Python is one of most widely used languages to do scientific data analysis, visualization, and even modelling and simulation. The popularity of Python is mainly due to the two pillars of a friendly syntax together with the availability of many high-quality libraries. The flexibility that Python offers comes with a few downsides though: code typically doesn’t perform as fast as lower-level implementations in C/C++ or Fortran, and it is not trivial to parallelize Python code to work efficiently on many-core architectures. This workshop addresses both these issues, with an emphasis on being able to run Python code efficiently (in parallel) on multiple cores.
We’ll start with learning to recognize problems that are suitable for parallel processing, looking at dependency diagrams and kitchen recipes. From then on, the workshop is highly interactive, diving straight into the first parallel programs. Participants will be coding along with the instructor in the style of teaching like Software Carpentry. This workshop teaches the principles of parallel programming in Python using Dask, Numba and Snakemake. More importantly, we try to give insight in how these different methods perform and when they should be used.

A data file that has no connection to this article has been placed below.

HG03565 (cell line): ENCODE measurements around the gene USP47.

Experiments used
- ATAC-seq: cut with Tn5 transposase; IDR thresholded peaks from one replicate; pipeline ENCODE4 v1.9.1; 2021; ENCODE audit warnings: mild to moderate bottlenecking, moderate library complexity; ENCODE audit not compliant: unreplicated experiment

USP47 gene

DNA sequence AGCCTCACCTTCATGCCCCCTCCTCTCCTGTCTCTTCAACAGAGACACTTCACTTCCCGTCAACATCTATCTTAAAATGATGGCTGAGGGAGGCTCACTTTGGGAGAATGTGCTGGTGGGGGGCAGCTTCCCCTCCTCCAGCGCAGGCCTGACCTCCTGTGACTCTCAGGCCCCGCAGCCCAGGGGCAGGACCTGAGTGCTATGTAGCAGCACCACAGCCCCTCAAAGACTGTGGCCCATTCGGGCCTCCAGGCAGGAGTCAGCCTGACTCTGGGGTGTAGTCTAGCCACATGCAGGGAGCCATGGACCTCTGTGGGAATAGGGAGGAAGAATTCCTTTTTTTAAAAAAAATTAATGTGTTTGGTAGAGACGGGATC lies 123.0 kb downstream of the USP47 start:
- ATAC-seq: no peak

The course is aimed at graduate students and other researchers.
The participant should be:
- familiar with basic Python: control flow, functions, numpy
- comfortable working in Jupyter
- understand how NumPy and/or Pandas work